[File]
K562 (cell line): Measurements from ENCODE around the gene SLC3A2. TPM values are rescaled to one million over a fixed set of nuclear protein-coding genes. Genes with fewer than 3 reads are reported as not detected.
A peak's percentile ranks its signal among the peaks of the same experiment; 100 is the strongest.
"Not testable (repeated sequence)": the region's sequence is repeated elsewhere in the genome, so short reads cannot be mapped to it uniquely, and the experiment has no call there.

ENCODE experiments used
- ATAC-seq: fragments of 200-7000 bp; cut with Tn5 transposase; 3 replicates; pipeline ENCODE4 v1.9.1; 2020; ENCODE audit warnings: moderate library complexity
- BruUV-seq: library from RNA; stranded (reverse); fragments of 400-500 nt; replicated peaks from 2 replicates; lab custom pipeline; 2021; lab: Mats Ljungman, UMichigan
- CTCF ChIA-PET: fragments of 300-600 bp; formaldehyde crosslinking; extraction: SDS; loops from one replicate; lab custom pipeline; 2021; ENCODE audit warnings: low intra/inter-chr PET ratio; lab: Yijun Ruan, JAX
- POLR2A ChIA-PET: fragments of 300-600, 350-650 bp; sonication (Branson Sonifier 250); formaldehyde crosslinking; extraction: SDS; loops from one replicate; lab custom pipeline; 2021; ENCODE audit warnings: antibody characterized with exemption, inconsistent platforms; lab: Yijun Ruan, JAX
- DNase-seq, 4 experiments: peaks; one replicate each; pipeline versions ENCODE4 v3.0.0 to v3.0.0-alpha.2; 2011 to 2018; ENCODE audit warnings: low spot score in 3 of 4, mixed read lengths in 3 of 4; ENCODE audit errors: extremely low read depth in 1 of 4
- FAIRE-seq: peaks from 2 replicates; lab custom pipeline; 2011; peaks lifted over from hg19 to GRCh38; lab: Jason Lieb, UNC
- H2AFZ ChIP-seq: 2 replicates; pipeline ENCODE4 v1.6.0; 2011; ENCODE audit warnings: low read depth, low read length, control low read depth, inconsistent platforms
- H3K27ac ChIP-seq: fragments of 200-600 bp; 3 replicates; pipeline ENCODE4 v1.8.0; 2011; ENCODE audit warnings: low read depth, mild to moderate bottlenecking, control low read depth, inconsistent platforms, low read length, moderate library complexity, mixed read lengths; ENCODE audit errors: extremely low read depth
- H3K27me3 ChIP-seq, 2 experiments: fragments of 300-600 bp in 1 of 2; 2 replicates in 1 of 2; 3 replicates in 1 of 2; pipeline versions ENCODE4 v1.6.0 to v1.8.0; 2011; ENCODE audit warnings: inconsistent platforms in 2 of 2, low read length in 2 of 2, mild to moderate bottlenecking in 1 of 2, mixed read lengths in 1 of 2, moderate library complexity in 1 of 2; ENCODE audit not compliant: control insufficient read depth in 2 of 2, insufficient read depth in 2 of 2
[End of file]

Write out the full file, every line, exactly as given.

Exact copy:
K562 (cell line): Measurements from ENCODE around the gene SLC3A2. TPM values are rescaled to one million over a fixed set of nuclear protein-coding genes. Genes with fewer than 3 reads are reported as not detected.
A peak's percentile ranks its signal among the peaks of the same experiment; 100 is the strongest.
"Not testable (repeated sequence)": the region's sequence is repeated elsewhere in the genome, so short reads cannot be mapped to it uniquely, and the experiment has no call there.

ENCODE experiments used
- ATAC-seq: fragments of 200-7000 bp; cut with Tn5 transposase; 3 replicates; pipeline ENCODE4 v1.9.1; 2020; ENCODE audit warnings: moderate library complexity
- BruUV-seq: library from RNA; stranded (reverse); fragments of 400-500 nt; replicated peaks from 2 replicates; lab custom pipeline; 2021; lab: Mats Ljungman, UMichigan
- CTCF ChIA-PET: fragments of 300-600 bp; formaldehyde crosslinking; extraction: SDS; loops from one replicate; lab custom pipeline; 2021; ENCODE audit warnings: low intra/inter-chr PET ratio; lab: Yijun Ruan, JAX
- POLR2A ChIA-PET: fragments of 300-600, 350-650 bp; sonication (Branson Sonifier 250); formaldehyde crosslinking; extraction: SDS; loops from one replicate; lab custom pipeline; 2021; ENCODE audit warnings: antibody characterized with exemption, inconsistent platforms; lab: Yijun Ruan, JAX
- DNase-seq, 4 experiments: peaks; one replicate each; pipeline versions ENCODE4 v3.0.0 to v3.0.0-alpha.2; 2011 to 2018; ENCODE audit warnings: low spot score in 3 of 4, mixed read lengths in 3 of 4; ENCODE audit errors: extremely low read depth in 1 of 4
- FAIRE-seq: peaks from 2 replicates; lab custom pipeline; 2011; peaks lifted over from hg19 to GRCh38; lab: Jason Lieb, UNC
- H2AFZ ChIP-seq: 2 replicates; pipeline ENCODE4 v1.6.0; 2011; ENCODE audit warnings: low read depth, low read length, control low read depth, inconsistent platforms
- H3K27ac ChIP-seq: fragments of 200-600 bp; 3 replicates; pipeline ENCODE4 v1.8.0; 2011; ENCODE audit warnings: low read depth, mild to moderate bottlenecking, control low read depth, inconsistent platforms, low read length, moderate library complexity, mixed read lengths; ENCODE audit errors: extremely low read depth
- H3K27me3 ChIP-seq, 2 experiments: fragments of 300-600 bp in 1 of 2; 2 replicates in 1 of 2; 3 replicates in 1 of 2; pipeline versions ENCODE4 v1.6.0 to v1.8.0; 2011; ENCODE audit warnings: inconsistent platforms in 2 of 2, low read length in 2 of 2, mild to moderate bottlenecking in 1 of 2, mixed read lengths in 1 of 2, moderate library complexity in 1 of 2; ENCODE audit not compliant: control insufficient read depth in 2 of 2, insufficient read depth in 2 of 2